The MI-TIME system, which allows customers to virtually get in line, was pulled in February after giving inaccurate wait times. It has since been relaunched in four branch offices in an effort to perfect the system.
(TNS) — A system designed to save Michiganders time waiting in line at the Secretary of State’s office has been down for nearly a month, prompting frustration from those visiting the offices.
“Before, this used to be really fast, to come here,” said Heather Rivera, who left the Capital Area SUPER!Center in Lansing on March 22 because she didn’t have time to wait in a long line she was told could last two hours.
In the past, Rivera and others with business to conduct at the Secretary of State were able to use MI-TIME, a tool that allowed people get “in line” virtually and then come into the branch office close to their turn. It was active in 43 Secretary of State branches.
The Michigan Department of State pulled that part of the system down on Feb. 28 after noticing it was giving customers inaccurate wait times. It’s one of a number of things the department is examining and improving as it works to fulfill a campaign promise from Secretary of State Jocelyn Benson: a 30-minute guarantee for getting service at a branch office.
The wait times had been inaccurate for a long time, said Winnie Liao, Chief Operations Officer at the Michigan Department of State. This year, customers experienced swings of up to 270 minutes between the estimate the system initially gave a customer to how long the customer ultimately had to wait.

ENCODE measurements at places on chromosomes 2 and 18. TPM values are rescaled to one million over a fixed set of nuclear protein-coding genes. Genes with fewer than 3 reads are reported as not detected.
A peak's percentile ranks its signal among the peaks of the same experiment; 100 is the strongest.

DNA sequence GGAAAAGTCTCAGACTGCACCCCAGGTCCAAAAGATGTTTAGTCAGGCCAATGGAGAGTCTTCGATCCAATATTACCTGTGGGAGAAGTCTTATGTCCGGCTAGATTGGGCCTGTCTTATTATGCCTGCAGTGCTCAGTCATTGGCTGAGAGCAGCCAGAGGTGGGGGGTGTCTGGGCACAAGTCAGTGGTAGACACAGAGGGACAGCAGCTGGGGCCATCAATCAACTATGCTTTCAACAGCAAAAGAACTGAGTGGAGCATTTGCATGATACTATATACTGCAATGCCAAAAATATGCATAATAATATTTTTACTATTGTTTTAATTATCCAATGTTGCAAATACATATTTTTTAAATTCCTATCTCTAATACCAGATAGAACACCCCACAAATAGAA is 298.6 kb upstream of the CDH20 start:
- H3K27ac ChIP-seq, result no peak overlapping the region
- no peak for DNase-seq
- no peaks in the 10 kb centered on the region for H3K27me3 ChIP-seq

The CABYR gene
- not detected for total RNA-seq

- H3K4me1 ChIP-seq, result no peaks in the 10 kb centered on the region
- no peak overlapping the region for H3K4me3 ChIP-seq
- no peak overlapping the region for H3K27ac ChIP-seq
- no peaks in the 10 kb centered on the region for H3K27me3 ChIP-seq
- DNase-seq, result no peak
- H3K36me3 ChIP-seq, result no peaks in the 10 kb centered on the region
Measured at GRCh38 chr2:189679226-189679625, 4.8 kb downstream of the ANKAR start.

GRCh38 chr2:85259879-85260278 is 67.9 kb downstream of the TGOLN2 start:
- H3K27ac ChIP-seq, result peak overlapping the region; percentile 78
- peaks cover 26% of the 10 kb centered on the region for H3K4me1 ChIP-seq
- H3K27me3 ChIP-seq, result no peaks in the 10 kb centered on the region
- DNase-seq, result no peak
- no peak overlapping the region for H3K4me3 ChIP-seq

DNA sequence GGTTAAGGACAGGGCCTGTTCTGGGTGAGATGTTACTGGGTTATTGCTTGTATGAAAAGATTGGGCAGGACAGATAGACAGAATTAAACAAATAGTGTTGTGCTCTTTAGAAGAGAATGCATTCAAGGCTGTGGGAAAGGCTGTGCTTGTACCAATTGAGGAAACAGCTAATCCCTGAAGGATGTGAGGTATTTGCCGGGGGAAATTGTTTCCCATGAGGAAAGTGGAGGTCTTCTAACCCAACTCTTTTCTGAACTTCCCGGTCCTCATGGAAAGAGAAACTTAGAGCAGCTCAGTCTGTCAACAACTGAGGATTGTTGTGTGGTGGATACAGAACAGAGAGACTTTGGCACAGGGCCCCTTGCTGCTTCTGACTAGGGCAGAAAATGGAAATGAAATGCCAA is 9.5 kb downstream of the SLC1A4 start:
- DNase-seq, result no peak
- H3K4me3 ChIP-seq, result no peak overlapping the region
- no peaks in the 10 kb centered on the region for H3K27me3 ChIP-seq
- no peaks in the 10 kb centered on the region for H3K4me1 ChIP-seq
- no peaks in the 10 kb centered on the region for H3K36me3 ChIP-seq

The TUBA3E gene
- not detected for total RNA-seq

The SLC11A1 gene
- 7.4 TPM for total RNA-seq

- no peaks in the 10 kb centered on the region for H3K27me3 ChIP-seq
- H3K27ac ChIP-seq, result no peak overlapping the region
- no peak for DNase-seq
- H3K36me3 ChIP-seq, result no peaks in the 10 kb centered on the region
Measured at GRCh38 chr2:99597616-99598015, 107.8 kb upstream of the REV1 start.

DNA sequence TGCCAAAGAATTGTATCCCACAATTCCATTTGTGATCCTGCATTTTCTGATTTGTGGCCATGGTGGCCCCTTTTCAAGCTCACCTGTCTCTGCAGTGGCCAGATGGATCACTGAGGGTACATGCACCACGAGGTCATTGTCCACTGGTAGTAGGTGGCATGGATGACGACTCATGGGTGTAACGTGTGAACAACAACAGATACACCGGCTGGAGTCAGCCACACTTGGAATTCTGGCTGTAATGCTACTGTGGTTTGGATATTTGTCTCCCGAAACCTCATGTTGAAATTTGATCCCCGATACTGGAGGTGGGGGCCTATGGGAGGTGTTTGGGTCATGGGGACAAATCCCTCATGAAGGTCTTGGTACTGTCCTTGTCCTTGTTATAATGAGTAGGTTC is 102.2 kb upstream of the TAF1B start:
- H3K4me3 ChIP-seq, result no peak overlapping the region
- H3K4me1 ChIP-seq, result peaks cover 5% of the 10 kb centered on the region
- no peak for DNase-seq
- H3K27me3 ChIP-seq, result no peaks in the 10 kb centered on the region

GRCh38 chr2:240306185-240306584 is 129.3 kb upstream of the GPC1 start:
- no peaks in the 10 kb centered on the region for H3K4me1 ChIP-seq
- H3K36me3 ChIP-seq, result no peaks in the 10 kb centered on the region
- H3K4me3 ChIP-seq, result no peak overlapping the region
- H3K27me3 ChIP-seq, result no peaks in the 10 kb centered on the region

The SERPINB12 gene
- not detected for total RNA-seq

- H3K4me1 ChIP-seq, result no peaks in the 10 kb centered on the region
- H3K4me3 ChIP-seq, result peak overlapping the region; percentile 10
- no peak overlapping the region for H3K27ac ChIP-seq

Before the system was pulled, Liao said, “I think people kind of just suffered in silence.”
The department is no longer measuring wait times in the branches with down MI-TIME systems, Liao said, and can’t say if the system being partially down is causing increased wait times.
The department is working to improve the system before re-deploying it as part of an overall vision to improve the experience at branch offices.
“I just want it to be delightful,” Liao said.
In the meantime, people are getting service for in-person transactions the old-fashioned way — by pulling a paper number.
The MI-TIME system is two-pronged: one component lets people get in line online and the other allows customers to make appointments. It’s the first part, getting in line from afar, that’s been pulled down.
The state purchases the system through a vendor, a California-based company called QLess. And according to both Liao and QLess Founder and CEO Alex Bäcker, the problem isn’t exactly that the system is broken.
The incorrect wait time estimates came from a combination of factors, from what the system is predicting to how clerks were calling people earlier for some transactions.
“It’s not necessarily the technology itself,” Liao said.
The department pulled it from circulation but has re-deployed it in four offices to try and get it right.
“I would just say that I think that there’s a team now that is really intent on improving this, so it’s getting the attention it deserves,” Bäcker said.